The Reproducibility Project: Cancer Biology Moves Forward

February 9, 2015 | Posted by Reproducibility Project Core Team in Reproducibility |

“Reproducibility is actually the heart of science. The fact that not everything is reproducible is not a surprise.” – Eric Lander, head of the Broad Institute at MIT in a recent Washington Post article. 

“We’re always in a gray area between perfect truth and complete falsehood,” The best researchers can do is edge closer to truth. – Giovanni Parmigiani, Dana-Farber Cancer Institute in a recent ScienceNews article

The Reproducibility Project, a collaboration between Science Exchange and the Center for Open Science, is independently replicating some of the most impactful studies in cancer biology. Along the way, not only will the collaboration shepherd 50 studies through the process of replication and meta-analysis, but it will also help to mature the discussion around reproducibility more generally. Where do the biggest challenges lie? What are some of the key predictors of whether experiments are reproducible? The answer to these questions will be critical as the reproducibility initiative gains traction.

Since December, experimental work has begun on four more replication studies, and three more Registered Reports have been published in eLife (with a fourth* accepted and on the way):

In total, eleven replications have begun or are poised to begin in the coming weeks. Read the rest of this entry »

First Registered Reports for the Reproducibility Project: Cancer Biology are published

December 17, 2014 | Posted by Reproducibility Project Core Team in Reproducibility |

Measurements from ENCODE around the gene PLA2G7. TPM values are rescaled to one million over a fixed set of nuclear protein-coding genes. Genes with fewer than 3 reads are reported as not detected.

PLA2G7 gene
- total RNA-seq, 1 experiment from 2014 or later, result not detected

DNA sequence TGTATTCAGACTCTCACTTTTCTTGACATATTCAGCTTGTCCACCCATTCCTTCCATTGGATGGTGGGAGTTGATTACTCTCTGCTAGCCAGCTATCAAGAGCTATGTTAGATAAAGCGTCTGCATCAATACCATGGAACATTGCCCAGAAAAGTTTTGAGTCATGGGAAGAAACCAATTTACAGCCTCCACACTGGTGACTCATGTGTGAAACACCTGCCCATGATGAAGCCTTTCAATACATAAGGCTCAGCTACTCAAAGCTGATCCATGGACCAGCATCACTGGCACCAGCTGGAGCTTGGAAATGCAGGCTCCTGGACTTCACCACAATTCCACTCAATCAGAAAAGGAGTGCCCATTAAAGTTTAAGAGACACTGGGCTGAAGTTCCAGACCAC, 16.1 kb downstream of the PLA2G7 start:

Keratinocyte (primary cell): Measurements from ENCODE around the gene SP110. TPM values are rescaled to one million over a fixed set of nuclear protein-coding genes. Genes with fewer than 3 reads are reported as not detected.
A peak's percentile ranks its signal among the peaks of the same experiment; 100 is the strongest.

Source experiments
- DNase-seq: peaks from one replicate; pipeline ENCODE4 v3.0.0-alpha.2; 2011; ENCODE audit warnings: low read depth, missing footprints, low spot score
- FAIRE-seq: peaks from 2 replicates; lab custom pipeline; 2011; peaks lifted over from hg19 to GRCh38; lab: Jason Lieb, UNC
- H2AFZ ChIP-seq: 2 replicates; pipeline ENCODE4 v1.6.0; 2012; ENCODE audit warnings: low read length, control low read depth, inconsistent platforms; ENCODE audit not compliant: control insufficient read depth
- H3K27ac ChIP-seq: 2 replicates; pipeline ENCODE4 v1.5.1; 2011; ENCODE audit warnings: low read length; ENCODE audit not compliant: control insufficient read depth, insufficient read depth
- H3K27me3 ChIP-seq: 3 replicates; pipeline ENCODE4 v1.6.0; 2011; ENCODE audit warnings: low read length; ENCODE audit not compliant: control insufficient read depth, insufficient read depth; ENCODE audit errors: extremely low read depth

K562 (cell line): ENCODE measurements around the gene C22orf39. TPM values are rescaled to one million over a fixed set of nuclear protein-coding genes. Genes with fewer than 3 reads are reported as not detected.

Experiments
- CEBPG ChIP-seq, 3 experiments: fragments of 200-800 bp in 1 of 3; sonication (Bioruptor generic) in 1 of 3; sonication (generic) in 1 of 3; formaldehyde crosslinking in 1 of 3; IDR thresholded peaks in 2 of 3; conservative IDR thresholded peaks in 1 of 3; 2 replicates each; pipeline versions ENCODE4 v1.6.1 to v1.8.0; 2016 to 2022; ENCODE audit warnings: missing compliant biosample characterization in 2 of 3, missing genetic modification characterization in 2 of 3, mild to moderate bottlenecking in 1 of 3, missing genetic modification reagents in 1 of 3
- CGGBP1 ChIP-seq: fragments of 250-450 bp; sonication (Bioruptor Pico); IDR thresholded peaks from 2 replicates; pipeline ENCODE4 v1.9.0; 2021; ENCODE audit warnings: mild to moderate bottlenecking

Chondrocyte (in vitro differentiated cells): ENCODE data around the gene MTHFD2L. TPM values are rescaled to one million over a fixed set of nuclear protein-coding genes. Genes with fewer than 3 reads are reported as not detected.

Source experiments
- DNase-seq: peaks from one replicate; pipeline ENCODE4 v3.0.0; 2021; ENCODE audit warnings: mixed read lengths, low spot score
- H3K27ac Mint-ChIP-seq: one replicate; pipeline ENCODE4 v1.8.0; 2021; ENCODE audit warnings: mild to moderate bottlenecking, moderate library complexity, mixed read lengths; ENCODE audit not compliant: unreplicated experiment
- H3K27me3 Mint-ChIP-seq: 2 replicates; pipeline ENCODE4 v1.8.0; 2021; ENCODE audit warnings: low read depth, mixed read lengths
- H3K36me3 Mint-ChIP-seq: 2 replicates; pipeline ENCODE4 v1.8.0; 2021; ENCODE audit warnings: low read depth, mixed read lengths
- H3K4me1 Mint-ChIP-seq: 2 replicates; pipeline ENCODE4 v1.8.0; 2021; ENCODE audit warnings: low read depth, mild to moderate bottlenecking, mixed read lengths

We’re excited to announce that our introductory article and the first three of our Registered Reports have been published by our partner eLife.

In “An open investigation of the reproducibility of cancer biology research”, the Reproducibility Project: Cancer Biology core team details the impetus for and the specific goals of the project:

“The resulting open methodology and dataset will provide evidence about the reproducibility of high-impact results, and an opportunity to identify predictors of reproducibility” (1).

The first three Registered Reports are:

In addition, Sean Morrison, director of the Children’s Medical Institute at the University of Texas–Southwestern and a senior editor at eLife, has written an editorial introducing the Reproducibility Project: Cancer Biology, highlighting the role this project could play in beginning to reform scientific discovery methods to maximize reproducibility. He notes that:

“to be responsible stewards of the public’s investment in this work we have to maximize the pace of discovery and the efficiency with which discoveries get translated to the benefit of patients. By gauging the fraction of high-impact results that are not reproducible, we can consider what further steps should be taken to promote good science….[M]easuring the magnitude of the problem with efforts like the Reproducibility Project: Cancer Biology is an important step in the right direction” (2).

You can find all five articles on eLife’s website: http://elifesciences.org/collections/reproducibility-project-cancer-biology Read the rest of this entry »

Science Exchange Stories: Shawn Carbonell, Brain Surgery Dropout

November 13, 2013 | Posted by Tess Mayall in Scientist Profile |
Shawn Carbonell at his small lab space in San Francisco. Photo from Jackson Solway's Startup Portrait.

Shawn Carbonell at his small lab space in San Francisco. Photo from Jackson Solway’s Startup Portrait.

Have you ever had a big idea that burned a hole in your brain? Plagued you day after day? Well, that’s exactly what happened to Shawn Carbonell, the CEO and Chief Scientific Officer of OncoSynergy.

Although he had spent the last 18 years prepping for a career as an academic neurosurgeon, he couldn’t stop thinking about an idea he had that could help fight cancer.  He had many options available to him, but he risked it all because he wanted to get a drug to the clinic in the quickest way possible.

I talked with Shawn a few weeks ago, I was impressed not only with the passion he has embodied to develop his cancer therapies, but also the speed at which he has done so (P.S. I’ve visited Shawn’s lab in San Francisco, and can say, hands-down, it is the most efficient lab I’ve ever visited). Read the rest of this entry »